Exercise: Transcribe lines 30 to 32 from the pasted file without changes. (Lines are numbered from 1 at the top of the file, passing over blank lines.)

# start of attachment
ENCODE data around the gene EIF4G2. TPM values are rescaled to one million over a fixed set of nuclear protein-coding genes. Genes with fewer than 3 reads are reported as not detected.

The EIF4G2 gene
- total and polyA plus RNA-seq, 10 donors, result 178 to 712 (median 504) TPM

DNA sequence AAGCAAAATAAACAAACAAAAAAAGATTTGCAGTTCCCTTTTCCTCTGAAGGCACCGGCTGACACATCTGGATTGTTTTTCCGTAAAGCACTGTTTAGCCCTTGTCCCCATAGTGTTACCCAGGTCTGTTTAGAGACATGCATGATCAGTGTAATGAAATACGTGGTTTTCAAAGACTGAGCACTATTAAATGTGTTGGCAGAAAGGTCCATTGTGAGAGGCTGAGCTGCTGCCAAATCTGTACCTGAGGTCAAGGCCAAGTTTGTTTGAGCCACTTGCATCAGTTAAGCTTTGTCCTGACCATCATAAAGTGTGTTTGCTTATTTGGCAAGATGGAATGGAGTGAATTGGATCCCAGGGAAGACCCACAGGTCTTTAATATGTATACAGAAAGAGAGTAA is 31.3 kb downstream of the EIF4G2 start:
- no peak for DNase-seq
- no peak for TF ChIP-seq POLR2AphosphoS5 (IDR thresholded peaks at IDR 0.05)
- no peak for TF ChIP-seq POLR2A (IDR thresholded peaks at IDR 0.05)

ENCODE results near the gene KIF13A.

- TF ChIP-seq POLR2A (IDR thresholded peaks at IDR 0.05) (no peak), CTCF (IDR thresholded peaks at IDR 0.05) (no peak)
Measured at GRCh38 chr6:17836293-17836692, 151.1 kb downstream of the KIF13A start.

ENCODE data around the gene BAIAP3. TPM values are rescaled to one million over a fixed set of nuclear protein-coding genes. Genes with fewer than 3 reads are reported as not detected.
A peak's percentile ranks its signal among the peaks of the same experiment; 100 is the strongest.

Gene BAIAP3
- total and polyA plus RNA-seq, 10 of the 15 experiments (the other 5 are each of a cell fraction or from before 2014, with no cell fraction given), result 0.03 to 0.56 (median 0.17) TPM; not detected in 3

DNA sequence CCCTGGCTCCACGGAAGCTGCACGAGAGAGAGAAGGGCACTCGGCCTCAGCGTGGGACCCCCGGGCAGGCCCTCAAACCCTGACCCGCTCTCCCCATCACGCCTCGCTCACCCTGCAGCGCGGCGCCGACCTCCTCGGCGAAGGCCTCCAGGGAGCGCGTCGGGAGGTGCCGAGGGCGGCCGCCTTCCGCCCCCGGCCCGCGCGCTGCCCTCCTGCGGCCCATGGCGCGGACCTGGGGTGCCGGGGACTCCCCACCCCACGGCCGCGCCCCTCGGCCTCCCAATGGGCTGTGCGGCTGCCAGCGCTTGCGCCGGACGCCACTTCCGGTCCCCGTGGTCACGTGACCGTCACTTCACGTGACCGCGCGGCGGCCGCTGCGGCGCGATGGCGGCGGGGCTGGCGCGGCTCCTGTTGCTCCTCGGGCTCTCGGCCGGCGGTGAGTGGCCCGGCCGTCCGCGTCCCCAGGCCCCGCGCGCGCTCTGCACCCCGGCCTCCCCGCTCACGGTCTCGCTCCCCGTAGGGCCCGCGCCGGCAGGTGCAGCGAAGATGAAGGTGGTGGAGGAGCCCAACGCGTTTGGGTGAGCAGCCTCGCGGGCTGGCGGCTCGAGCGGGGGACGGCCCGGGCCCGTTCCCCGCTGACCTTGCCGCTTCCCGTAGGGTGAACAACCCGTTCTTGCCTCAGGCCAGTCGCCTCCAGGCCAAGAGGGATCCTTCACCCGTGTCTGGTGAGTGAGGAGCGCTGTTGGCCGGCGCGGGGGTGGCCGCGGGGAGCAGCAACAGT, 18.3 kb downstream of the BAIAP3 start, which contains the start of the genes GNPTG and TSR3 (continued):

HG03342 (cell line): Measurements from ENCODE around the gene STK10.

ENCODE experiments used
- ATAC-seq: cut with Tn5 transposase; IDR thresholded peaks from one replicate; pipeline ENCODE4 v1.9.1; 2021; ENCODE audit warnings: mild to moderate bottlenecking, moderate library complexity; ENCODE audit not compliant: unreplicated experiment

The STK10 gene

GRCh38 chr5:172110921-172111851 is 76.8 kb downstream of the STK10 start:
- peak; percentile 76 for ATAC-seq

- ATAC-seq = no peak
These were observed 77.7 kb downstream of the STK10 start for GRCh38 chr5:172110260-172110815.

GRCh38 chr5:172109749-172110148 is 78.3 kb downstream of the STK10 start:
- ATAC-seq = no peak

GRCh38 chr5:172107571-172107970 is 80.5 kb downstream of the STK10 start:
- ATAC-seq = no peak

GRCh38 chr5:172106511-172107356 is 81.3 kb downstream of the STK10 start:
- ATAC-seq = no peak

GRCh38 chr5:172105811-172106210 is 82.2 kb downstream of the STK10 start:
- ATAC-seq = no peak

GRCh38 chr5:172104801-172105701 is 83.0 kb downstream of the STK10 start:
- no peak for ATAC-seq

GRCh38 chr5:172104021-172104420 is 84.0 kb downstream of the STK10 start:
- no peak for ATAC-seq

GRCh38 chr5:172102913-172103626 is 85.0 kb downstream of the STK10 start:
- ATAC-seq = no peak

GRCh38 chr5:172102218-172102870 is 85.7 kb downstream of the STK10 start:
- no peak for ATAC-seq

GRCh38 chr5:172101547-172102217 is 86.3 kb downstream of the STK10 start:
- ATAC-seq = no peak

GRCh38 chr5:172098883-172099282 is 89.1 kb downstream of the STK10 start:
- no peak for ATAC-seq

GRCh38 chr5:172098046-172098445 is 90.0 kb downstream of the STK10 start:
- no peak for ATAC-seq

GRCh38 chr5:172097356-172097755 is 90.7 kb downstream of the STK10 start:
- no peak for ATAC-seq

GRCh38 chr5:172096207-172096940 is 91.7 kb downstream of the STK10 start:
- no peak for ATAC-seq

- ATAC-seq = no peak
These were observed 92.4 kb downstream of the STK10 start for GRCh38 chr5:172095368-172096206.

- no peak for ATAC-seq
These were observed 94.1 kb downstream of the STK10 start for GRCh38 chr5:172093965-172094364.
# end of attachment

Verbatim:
GRCh38 chr5:172105811-172106210 is 82.2 kb downstream of the STK10 start:
- ATAC-seq = no peak

GRCh38 chr5:172104801-172105701 is 83.0 kb downstream of the STK10 start: